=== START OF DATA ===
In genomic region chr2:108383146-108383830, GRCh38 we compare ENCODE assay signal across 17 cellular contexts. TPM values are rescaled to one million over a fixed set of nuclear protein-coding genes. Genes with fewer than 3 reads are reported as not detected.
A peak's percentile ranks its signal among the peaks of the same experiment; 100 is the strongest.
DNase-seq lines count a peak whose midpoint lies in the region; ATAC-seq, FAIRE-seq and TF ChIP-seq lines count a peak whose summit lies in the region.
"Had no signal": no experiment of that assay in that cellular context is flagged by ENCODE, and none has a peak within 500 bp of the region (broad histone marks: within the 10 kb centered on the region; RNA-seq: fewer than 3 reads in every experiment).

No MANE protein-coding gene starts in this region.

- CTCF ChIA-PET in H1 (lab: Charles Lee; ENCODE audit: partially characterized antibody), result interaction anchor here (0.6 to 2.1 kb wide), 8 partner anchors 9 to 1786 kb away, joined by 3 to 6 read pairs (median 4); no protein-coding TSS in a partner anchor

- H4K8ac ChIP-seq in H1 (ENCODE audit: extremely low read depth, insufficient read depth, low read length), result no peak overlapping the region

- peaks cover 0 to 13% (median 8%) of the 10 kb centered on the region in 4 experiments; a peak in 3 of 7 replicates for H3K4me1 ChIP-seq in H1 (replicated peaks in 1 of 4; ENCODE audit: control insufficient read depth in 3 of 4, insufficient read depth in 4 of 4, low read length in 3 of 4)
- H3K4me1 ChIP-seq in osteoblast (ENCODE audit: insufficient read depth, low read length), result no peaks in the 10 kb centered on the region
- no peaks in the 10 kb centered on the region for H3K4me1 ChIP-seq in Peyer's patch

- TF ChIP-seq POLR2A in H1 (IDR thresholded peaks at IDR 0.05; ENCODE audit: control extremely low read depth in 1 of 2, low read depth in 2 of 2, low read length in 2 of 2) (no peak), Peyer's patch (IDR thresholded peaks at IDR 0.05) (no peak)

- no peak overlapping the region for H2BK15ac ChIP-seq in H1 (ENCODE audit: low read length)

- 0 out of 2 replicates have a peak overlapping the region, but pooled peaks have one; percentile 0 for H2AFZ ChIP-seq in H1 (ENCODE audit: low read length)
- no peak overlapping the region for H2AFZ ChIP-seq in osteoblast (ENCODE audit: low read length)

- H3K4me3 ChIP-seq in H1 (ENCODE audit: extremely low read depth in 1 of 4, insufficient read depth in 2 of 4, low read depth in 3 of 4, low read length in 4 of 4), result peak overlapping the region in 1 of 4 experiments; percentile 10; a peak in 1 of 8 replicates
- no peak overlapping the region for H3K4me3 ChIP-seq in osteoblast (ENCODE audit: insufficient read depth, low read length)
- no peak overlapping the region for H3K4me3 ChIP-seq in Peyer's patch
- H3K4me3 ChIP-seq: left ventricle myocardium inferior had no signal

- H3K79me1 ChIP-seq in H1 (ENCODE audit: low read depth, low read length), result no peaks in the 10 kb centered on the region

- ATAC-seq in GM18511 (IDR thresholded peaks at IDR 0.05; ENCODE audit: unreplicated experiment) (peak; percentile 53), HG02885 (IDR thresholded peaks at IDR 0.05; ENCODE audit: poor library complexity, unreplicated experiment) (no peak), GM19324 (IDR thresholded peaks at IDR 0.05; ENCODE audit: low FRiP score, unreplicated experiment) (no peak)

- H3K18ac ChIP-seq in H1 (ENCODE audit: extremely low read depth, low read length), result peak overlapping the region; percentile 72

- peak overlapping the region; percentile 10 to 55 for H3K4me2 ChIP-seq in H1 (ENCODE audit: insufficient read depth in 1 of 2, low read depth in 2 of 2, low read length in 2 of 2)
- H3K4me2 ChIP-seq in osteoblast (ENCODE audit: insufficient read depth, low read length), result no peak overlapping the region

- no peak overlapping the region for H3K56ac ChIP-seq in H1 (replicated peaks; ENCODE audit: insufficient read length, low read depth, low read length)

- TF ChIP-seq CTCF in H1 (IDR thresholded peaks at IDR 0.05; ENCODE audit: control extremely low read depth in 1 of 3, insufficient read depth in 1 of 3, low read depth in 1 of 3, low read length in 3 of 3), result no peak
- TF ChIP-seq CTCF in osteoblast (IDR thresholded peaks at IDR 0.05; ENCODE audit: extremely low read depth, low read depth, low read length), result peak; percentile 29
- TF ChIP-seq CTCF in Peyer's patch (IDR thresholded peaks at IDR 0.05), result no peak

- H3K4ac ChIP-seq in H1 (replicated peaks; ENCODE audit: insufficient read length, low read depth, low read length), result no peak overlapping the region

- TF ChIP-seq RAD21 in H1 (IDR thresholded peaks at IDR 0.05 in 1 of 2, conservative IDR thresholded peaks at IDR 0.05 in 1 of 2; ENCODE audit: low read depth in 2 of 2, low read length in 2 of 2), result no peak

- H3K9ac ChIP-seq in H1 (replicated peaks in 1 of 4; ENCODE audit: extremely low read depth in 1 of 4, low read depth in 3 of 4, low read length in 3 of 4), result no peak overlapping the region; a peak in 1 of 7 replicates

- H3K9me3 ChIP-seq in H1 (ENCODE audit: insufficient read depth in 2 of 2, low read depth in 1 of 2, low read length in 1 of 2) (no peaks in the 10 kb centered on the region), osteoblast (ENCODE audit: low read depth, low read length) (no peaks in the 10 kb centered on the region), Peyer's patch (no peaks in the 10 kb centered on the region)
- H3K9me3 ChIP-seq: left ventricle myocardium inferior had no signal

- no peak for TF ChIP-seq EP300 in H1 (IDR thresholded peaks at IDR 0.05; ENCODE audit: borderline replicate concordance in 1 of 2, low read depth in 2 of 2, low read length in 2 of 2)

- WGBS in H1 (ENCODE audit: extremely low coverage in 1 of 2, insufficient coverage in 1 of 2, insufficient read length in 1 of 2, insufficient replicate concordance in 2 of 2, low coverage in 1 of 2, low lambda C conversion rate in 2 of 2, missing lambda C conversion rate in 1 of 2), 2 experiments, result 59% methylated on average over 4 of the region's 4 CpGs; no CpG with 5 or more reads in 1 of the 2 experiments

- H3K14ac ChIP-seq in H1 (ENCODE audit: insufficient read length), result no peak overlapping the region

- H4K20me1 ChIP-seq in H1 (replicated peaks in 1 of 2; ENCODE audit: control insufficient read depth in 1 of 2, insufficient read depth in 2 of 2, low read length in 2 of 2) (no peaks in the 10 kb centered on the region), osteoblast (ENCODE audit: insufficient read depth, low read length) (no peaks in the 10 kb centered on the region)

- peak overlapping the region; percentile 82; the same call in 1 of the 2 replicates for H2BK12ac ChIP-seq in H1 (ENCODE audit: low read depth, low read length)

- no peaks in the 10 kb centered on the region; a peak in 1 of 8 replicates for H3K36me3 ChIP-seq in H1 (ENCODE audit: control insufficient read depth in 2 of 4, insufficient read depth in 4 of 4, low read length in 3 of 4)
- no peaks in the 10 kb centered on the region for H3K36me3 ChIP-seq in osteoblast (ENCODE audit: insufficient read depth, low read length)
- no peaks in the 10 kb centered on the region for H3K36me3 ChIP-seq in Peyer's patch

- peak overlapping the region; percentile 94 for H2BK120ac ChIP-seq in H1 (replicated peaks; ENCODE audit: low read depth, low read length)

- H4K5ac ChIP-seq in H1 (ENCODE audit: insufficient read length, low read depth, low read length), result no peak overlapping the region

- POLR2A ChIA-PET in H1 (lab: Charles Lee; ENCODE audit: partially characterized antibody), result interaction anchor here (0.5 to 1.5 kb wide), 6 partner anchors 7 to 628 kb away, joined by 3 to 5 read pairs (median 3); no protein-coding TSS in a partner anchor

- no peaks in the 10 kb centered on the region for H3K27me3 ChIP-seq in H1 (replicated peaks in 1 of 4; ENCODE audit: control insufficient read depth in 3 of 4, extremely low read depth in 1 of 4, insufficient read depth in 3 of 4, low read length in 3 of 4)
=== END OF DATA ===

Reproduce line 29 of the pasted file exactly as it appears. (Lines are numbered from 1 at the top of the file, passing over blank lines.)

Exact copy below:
- TF ChIP-seq RAD21 in H1 (IDR thresholded peaks at IDR 0.05 in 1 of 2, conservative IDR thresholded peaks at IDR 0.05 in 1 of 2; ENCODE audit: low read depth in 2 of 2, low read length in 2 of 2), result no peak